UCLA Releases Data on Residential Displacement in L.A. County
The Center for Neighborhood Knowledge at UCLA Luskin released an online inventory and map of anti-displacement policies in L.A. County, and a map of neighborhood change and gentrification in Southern California. The anti-displacement policies map utilizes data collected between February and May of 2018 and reflects the groups first step in highlighting and better understanding the policies that can promote affordability and mitigate displacement of vulnerable populations. The findings thus far have been that despite a wide range of anti-displacement policies and strategies in the county, the coverage is fragmented and implementation is not equitably distributed. The urban displacement map reflects data first provided in 2016 and focuses on understanding neighborhood transformations. A key finding is that the numbers of gentrified neighborhoods rose 16 percent in the county between 1990 and 2015.

Quick Hits & Updates

The Sierra Club sent a letter to the Stockton Planning Commission expressing concern that a proposal for housing on 17,500 acres of agricultural land has been included in the General Plan update without any public discussion. The environmental group said that in 2016 city leaders agreed that the public wanted to redevelop vacant or underutilized parcels in existing urban areas in an effort to preserve much of the area beyond the city limits for open space and agricultural uses. The draft General Plan document suddenly states the “study area” has been rebranded an Economic and Education Enterprise land that allows for housing to support job generation.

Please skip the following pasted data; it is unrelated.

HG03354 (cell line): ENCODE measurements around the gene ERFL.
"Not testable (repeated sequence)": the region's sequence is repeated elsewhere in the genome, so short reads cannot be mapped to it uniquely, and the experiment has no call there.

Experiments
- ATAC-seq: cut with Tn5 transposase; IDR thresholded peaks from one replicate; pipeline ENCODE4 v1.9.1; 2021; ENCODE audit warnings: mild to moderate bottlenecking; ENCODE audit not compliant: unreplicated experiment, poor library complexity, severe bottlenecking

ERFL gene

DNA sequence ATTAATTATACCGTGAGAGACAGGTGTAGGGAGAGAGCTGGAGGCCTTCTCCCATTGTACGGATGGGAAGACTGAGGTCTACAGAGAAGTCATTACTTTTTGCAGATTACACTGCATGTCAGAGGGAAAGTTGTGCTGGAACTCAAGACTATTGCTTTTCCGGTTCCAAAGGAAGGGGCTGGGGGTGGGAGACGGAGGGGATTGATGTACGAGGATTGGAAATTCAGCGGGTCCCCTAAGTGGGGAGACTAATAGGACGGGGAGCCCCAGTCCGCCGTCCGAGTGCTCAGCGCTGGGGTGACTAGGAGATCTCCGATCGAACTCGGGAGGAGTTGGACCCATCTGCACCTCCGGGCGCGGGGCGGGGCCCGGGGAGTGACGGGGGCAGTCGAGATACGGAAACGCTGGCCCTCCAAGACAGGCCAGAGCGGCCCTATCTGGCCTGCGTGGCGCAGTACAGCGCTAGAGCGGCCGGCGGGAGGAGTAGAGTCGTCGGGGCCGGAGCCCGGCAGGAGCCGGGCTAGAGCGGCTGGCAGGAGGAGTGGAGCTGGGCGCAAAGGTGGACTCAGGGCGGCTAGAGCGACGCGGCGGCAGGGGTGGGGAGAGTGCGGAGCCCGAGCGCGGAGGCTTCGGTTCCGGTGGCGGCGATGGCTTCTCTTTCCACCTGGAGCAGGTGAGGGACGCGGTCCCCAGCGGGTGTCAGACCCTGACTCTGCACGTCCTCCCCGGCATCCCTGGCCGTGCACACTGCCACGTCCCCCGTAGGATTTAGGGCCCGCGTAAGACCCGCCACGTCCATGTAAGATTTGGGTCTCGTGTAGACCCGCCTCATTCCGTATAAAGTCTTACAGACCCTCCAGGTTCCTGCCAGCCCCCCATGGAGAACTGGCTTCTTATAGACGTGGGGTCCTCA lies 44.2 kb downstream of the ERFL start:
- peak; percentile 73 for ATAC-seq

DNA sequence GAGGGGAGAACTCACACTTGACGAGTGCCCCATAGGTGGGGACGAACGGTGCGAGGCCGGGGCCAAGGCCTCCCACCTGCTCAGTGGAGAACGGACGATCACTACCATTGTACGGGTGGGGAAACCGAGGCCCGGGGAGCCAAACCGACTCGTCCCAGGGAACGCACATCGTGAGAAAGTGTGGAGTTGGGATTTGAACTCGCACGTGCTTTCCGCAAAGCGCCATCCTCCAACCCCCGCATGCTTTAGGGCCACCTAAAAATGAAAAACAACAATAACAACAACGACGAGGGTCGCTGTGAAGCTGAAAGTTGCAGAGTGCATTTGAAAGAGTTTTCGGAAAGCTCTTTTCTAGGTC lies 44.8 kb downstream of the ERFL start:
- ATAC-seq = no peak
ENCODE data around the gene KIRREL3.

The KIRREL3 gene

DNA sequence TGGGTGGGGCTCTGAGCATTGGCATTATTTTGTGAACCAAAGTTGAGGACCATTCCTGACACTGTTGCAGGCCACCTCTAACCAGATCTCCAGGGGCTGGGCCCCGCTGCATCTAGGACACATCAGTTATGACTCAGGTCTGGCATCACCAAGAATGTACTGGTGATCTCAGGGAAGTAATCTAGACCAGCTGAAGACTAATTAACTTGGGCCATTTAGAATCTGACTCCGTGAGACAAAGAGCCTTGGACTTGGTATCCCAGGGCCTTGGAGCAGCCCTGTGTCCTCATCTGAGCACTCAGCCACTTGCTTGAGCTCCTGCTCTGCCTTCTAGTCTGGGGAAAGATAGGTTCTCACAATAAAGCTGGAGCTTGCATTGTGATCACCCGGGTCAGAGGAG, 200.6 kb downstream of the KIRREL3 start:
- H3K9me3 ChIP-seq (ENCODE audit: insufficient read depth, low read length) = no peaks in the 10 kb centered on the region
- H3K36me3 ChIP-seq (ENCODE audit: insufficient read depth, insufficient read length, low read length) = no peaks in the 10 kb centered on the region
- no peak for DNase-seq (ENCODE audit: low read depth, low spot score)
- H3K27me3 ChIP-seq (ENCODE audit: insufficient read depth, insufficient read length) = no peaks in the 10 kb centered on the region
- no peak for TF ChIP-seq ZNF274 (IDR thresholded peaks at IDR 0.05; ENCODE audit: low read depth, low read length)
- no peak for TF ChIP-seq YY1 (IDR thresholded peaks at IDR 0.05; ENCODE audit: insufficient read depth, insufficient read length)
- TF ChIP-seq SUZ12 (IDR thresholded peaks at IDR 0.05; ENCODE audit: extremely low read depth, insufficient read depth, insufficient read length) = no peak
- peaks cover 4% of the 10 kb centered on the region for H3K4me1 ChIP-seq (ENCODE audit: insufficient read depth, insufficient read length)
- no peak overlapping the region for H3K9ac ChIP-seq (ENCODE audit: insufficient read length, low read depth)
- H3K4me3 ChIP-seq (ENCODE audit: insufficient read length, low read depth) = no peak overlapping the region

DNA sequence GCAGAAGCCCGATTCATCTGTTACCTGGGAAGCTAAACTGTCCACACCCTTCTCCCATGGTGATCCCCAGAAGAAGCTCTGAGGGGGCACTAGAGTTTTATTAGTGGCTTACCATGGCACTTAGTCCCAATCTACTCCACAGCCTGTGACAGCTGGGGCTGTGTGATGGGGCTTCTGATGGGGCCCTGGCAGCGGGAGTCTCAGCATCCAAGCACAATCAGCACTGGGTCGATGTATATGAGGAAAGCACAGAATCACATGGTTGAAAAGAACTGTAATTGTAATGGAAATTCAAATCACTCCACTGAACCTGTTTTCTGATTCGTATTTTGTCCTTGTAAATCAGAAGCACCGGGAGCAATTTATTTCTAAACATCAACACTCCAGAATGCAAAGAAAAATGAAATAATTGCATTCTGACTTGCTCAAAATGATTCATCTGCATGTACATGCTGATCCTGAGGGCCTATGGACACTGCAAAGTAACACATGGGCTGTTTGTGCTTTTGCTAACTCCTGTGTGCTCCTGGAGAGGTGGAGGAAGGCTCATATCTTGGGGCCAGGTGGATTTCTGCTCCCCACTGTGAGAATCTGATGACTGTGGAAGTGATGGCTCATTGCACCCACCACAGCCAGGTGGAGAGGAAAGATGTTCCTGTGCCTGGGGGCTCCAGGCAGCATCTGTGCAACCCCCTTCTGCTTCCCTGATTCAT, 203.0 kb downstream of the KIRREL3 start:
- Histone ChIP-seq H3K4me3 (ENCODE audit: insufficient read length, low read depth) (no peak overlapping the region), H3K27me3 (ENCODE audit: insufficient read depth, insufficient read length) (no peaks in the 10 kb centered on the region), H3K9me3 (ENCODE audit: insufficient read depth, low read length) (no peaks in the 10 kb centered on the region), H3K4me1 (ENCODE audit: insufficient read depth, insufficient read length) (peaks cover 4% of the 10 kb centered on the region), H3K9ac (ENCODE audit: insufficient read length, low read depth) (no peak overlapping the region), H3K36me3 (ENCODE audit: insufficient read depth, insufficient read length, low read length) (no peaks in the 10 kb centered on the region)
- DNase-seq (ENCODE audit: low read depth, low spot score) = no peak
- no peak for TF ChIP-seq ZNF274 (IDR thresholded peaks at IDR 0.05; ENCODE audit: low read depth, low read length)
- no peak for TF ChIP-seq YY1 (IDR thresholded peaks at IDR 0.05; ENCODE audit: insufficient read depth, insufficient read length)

The State Water Commission awarded $816 million in voter-approved bond money to build Sites Reservoir, the largest water storage project built in the state since the 1970s. Sites’ project managers weren’t please with the amount of funding for their $5.2 billion project. The amount awarded represents about half of what Sites’ backers were asking for. The project has been under discussion for decades. It would flood a 14-mile long valley west of Williams along the Glenn-Colusa county line with water piped 14 miles from the Sacramento River. If it is built, it will become the seventh largest reservoir in the state.